If you pay much more than about £40 then you would be getting extras such as a browning facility (I rarely brown meat in the slow-cooker) ...and dishwasher safe crock (I don't own a dishwasher)...a crock that goes into the oven (never seen the need for that...my basic model can go on the hob for a short period)...think about your own lifestyle...if any of the extras is worth it to you, go for a more expensive model.

    And well done on making the wonderful decision to get a slow-cooker!
  5. RJR_38

    RJR_38 New commenter

    1. I don't care what it looks like on the table as it will usually only be and OH and I would 'dish it up' for a dinner party
    2. I don't own a dishawasher
    3. I wouldn't put in the oven

    So basically - I would be better off getting a cheap one from Tesco and spending my £30 lakelands vouchers on something else :D ooh the possibilities.....
    Thanks guys :)
  6. BelleDuJour

    BelleDuJour Star commenter

    Oooooh........kitchen ****! Now you're talking! [​IMG]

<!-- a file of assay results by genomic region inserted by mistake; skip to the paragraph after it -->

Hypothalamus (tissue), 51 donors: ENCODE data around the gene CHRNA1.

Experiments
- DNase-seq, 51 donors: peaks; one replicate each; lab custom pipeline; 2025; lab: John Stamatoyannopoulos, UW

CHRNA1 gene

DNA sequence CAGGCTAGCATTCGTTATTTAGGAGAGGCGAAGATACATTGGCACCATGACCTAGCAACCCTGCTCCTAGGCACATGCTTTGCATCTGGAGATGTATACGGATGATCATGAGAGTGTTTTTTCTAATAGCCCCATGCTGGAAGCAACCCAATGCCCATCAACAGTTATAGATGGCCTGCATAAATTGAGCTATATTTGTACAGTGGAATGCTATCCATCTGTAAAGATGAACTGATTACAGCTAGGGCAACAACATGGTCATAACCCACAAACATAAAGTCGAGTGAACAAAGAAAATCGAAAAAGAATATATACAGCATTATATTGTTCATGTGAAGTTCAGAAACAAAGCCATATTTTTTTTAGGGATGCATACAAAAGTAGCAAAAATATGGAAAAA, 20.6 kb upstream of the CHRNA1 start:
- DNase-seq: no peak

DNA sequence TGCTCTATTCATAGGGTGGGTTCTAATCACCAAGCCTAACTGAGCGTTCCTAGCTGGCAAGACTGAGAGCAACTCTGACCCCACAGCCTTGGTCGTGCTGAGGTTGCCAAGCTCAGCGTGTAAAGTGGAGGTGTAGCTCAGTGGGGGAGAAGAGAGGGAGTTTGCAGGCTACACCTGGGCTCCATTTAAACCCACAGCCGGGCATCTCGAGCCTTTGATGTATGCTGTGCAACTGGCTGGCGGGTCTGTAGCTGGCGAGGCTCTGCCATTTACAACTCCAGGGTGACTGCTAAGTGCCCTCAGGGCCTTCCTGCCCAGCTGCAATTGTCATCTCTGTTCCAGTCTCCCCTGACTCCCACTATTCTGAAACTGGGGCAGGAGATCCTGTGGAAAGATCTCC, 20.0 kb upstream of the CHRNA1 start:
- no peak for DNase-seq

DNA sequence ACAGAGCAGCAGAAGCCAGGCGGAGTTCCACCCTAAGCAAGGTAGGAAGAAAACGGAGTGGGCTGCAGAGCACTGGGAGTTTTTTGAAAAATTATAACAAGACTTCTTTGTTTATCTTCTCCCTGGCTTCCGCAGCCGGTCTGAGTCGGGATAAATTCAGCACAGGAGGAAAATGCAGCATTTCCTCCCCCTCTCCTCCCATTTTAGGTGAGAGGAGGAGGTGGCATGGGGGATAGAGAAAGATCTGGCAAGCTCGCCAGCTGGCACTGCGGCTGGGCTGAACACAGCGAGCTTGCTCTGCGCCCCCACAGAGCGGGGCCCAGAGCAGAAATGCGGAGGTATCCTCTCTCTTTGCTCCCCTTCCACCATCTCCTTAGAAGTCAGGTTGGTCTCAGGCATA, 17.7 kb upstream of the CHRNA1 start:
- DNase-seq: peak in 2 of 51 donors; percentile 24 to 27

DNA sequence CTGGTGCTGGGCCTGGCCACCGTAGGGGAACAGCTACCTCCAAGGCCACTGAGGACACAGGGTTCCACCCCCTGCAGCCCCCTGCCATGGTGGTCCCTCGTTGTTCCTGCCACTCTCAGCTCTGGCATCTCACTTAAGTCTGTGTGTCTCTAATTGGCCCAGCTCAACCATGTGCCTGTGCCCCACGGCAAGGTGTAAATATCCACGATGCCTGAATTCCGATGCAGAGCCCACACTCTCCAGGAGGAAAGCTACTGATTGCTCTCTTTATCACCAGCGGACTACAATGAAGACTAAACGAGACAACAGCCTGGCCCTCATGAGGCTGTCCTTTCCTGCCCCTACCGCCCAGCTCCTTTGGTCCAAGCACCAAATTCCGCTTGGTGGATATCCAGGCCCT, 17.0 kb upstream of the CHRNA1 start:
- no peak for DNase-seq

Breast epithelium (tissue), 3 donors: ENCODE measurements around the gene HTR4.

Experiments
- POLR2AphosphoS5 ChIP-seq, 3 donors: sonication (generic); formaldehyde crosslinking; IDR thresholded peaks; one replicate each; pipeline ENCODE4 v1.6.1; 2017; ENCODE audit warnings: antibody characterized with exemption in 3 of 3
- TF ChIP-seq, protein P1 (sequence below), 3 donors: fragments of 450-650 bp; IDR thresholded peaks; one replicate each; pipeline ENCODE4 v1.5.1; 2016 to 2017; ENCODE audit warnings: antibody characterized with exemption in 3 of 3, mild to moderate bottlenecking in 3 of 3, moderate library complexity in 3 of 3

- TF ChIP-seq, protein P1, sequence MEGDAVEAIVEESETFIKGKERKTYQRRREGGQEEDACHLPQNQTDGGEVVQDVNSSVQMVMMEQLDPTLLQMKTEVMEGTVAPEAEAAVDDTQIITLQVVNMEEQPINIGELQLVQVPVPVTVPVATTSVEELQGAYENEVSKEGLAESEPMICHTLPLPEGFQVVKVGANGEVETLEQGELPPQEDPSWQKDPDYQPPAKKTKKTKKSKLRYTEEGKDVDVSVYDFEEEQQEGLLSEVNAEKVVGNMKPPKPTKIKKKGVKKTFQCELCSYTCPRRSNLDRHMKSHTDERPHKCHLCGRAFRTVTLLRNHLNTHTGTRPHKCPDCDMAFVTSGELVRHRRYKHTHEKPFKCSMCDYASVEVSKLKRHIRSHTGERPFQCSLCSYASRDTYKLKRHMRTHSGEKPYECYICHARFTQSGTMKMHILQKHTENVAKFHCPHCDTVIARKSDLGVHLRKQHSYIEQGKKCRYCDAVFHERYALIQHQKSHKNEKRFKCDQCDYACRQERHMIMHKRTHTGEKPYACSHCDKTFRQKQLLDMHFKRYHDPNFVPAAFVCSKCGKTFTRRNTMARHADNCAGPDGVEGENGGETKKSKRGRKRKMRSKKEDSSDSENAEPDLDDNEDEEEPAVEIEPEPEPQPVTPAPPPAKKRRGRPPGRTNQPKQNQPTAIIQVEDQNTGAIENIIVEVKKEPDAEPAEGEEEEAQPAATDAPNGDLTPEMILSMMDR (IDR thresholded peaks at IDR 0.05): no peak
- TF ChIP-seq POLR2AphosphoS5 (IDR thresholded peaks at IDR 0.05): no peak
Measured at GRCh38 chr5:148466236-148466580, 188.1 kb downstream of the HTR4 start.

7. grandelf

    grandelf New commenter

  8. InkyP

    InkyP Star commenter

    Mine has 4 settings - Low, High, Warm and Auto - I'm not sure what warm and auto are for. Warm, I suppose is lower and keeps the food warm for a while but what about Auto?
  9. grandelf

    grandelf New commenter

    auto is a good way too cook, starts the food off on high for about 2 hours then drops down to low for the rest of the cooking time.
  10. auto is to keep the food warm once the time is up.
    You don't need to spend more than 30 quid on a SC.
    I wouldn't buy a really cheap one for a tenner, but I wouldn't spend 60 quid either.
    Mine is from QVC and cost 29 quid.
    Serves 8 (ok, we eat a lot and I freeze a lot).
    Mine is ideal as I can take out the crock and put it on the table (may not be so important for you).
    If I were to buy a new one someday, I would buy one where you can use the crock on the hob and then put in the SC setting - I don't brown off much, but some stuff I do and it would be handy to not have to use an extra frying pan.